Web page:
AUGUSTA, Maine — Last week Gov. John Baldacci was named the fifth “greenest” governor in the nation by a national group, but he was quick to say he does not deserve the credit.
Maine is embracing the “green economy” goals of President Obama as its own, he said.
“I am pleased to see people are recognizing what we are doing as a state,” Baldacci said. “It’s not just me, it is the Legislature, it is the people of Maine.”
Baldacci’s recognition by Greenopia, a group that creates guides to ecofriendly living, stems from Maine’s efforts to follow Obama’s initiatives in both the American Recovery and Reinvestment Act and his ongoing proposals for shifting the nation’s energy from overreliance on fossil fuels to renewable resources such as wind, water and solar.
Maine has responded in a number of ways, he said.
“The [wood] pellet initiative is important, the cellulosic ethanol and biorefineries are important,” he said. “The winds, onshore and offshore, are important — trying to generate not only the energy here in this country, but to generate the jobs here.”
Baldacci said the American Recovery and Reinvestment Act has provided the funds for significant investments by schools in both weatherizing buildings to conserve energy and acquiring furnaces that burn wood instead of oil.
“That will mean savings for those school districts in the future,” he said.
Baldacci said the nation is sending billions of dollars to foreign energy producers and it should keep that money in the nation to create jobs here.
The governor and the state’s congressional delegation met last month with Energy Secretary Steven Chu to urge the federal government to invest in the University of Maine as a research center for offshore wind power.
“That has tremendous potential to help not only all of New England, but the whole northeastern part of the country,” said U.S. Sen. Susan Collins, R-Maine. “There are significant resources available from the recovery act to develop wind power.”
Baldacci agreed and said the state already has seen companies develop several wind turbine facilities that are generating electricity, with others under construction.
“Others are talking about it — we are doing it,” he said.
U.S. Sen. Olympia Snowe, R-Maine, said the paper industry in Maine is already a leader in using renewable energy sources to power their facilities. She said both hydropower and biomass boilers are generating electricity to operate several mills.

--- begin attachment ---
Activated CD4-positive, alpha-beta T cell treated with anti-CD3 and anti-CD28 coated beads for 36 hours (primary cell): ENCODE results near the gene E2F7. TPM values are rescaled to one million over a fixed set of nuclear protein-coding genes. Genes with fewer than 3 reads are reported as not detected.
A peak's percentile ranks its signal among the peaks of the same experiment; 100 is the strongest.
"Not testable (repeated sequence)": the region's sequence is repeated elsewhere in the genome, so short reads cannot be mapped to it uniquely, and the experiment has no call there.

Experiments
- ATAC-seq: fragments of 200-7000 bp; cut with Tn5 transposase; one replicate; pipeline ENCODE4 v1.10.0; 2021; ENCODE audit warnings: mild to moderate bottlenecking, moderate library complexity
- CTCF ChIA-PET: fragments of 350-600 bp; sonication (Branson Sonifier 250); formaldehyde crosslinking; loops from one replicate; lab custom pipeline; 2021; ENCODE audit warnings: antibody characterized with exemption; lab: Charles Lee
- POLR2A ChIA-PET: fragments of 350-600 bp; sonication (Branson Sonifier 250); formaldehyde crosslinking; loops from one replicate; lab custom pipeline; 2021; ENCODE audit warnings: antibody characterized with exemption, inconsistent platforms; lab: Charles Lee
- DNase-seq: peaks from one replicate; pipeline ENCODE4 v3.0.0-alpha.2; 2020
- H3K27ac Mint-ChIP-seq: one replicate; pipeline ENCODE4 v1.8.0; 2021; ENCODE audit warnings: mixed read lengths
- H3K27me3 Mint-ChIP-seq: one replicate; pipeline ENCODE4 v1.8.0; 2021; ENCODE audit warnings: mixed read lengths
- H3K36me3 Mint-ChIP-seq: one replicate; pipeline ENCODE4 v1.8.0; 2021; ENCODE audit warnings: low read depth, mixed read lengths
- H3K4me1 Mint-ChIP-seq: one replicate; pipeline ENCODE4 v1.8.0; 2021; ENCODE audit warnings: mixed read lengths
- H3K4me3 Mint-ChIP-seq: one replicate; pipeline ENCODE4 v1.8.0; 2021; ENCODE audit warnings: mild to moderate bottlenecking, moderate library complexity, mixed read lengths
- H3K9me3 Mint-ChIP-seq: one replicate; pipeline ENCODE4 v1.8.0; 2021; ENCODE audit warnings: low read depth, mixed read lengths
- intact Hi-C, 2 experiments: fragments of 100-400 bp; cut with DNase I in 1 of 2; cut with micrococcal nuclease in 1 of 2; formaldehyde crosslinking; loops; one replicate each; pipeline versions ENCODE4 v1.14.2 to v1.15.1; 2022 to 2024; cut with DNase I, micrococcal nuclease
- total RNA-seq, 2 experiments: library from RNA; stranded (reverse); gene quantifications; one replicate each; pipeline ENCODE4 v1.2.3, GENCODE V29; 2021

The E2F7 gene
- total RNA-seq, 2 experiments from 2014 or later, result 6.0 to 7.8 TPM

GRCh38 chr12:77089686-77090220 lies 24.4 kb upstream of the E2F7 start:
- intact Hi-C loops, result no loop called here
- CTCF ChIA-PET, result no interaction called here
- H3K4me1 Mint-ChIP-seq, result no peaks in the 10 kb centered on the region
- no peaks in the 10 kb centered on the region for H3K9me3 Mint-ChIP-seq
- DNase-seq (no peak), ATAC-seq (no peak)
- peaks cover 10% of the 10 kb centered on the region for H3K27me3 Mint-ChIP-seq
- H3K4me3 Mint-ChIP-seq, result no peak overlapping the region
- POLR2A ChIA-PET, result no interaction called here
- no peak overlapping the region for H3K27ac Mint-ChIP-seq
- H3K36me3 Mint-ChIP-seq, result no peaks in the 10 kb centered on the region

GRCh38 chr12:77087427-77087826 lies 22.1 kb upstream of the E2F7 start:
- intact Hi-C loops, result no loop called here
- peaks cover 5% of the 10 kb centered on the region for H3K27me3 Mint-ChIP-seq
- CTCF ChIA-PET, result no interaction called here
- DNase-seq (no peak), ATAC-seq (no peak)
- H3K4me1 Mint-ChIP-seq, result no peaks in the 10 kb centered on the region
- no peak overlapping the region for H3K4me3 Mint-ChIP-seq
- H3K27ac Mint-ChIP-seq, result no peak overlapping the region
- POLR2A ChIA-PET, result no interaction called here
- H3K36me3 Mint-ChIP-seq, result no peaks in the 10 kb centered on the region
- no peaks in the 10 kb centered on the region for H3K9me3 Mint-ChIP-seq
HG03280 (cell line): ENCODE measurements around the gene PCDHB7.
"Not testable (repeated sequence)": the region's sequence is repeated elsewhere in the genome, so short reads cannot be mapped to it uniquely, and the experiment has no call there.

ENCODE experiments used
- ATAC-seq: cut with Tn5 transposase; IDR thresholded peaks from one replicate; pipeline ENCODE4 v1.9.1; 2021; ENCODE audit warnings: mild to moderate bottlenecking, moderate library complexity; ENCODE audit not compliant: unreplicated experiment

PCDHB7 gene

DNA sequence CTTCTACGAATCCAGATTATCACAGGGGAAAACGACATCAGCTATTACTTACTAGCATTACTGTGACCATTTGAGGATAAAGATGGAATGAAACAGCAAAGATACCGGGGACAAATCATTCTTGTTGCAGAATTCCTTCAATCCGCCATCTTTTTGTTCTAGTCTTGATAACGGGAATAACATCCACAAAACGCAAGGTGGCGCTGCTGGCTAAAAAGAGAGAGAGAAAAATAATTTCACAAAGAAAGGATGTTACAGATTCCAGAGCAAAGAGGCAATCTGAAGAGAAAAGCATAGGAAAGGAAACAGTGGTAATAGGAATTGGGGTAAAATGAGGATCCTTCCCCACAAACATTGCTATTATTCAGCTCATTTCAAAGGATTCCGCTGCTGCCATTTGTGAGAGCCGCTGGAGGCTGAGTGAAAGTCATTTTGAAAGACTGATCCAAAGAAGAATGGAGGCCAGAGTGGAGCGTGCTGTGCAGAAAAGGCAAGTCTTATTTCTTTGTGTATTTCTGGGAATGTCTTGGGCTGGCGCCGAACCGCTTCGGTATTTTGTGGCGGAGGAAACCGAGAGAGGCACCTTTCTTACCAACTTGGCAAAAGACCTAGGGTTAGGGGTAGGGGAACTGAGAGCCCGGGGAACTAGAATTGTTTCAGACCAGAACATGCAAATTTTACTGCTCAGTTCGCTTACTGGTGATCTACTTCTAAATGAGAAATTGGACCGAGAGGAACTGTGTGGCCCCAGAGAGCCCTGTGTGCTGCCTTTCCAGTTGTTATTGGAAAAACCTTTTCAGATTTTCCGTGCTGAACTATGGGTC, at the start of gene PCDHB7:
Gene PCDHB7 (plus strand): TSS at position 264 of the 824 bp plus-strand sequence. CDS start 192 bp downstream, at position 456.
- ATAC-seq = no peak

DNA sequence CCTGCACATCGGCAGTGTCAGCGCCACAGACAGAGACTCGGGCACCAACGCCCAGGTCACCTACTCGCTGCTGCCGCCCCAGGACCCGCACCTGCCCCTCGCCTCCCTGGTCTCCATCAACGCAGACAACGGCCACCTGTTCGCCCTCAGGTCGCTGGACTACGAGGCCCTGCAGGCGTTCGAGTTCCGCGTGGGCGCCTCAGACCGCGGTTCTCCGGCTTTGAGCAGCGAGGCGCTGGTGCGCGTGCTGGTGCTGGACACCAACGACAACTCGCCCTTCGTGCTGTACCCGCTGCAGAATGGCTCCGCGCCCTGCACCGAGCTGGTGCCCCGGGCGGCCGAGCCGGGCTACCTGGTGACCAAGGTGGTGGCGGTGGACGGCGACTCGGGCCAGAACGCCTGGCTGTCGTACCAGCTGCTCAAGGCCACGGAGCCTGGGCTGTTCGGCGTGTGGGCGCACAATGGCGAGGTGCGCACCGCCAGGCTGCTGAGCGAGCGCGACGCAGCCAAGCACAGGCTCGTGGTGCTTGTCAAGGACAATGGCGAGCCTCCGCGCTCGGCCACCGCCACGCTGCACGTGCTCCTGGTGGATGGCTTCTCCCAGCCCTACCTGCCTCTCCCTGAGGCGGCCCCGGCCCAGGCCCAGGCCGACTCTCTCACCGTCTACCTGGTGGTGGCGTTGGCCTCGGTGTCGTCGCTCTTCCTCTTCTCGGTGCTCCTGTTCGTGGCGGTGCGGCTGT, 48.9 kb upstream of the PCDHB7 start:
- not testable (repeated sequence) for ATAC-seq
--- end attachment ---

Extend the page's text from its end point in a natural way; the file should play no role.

“I see [the need for] the incentives for developing a range of technologies,” she said. “We have not yet really, I think, made the kind of investments to inspire innovation in this country.”
Snowe said the government’s role is to help with the development of new technologies and let the private sector market them. She said Congress should fund research and provide tax credits as part of that effort.
“We have to reduce our overall dependence on foreign oil,” she said. “We need to invest more in the technologies that provide renewable energy and help create jobs here.”
First District Rep. Chellie Pingree, a Democrat, said the president’s call for green jobs is sometimes misunderstood, with some confusing renewable-energy jobs with rangers who help out in a national park.
“There is a great potential in a state like Maine for the development of renewable-energy jobs,” she said. “We all know we are the most oil-dependent state in the nation.”
Pingree said wood for heating homes, public buildings and businesses is plentiful, and new technologies including wood pellet furnaces have improved the efficiency of heating with wood. In addition, she said, technologies once considered exotic, such as solar, have improved and can be used in Maine.
“I can remember when I graduated from the College of the Atlantic back in the ’70s, people were putting up solar panels then,” she said. “A lot of people in Maine were thinking then about how to reduce dependence on foreign oil.”
Second District Rep. Mike Michaud, a Democrat, said the energy bill approved by the House last month included provisions he wrote that will boost biomass as a source for both homeowners and large-scale heating, and for the generation of electricity.
“This bill will promote the research and development of clean energy that will help reinvigorate our economy with new technologies, new businesses and new jobs,” he said.
Michaud said the state could be a leader in biomass use for energy as it is in the development of wind power.
“The United States cannot afford to fall behind other countries,” he said.
While both Pingree and Michaud voted for the American Clean Energy and Security Act of 2009, the Senate has yet to consider its version of the legislation. Both Collins and Snowe say the bill the Senate passes likely will be different from the House measure. Any differences then will have to be negotiated in a conference committee.
In addition to Baldacci, Greenopia’s top five “greenest governors” are Colorado Gov. Bill Ritter; California Gov. Arnold Schwarzenegger; Oregon Gov. Ted Kulongoski; and Washington Gov. Christine Gregoire.
Vermont Gov. James Douglas was ranked eighth.
Last on the list were Alaska Gov. Sarah Palin, 48th; Indiana Gov. Mitchell Daniels, 49th; and Louisiana Gov. Piyush Jindal, 50th.
Greenopia’s Web site is www.greenopia.com/USA.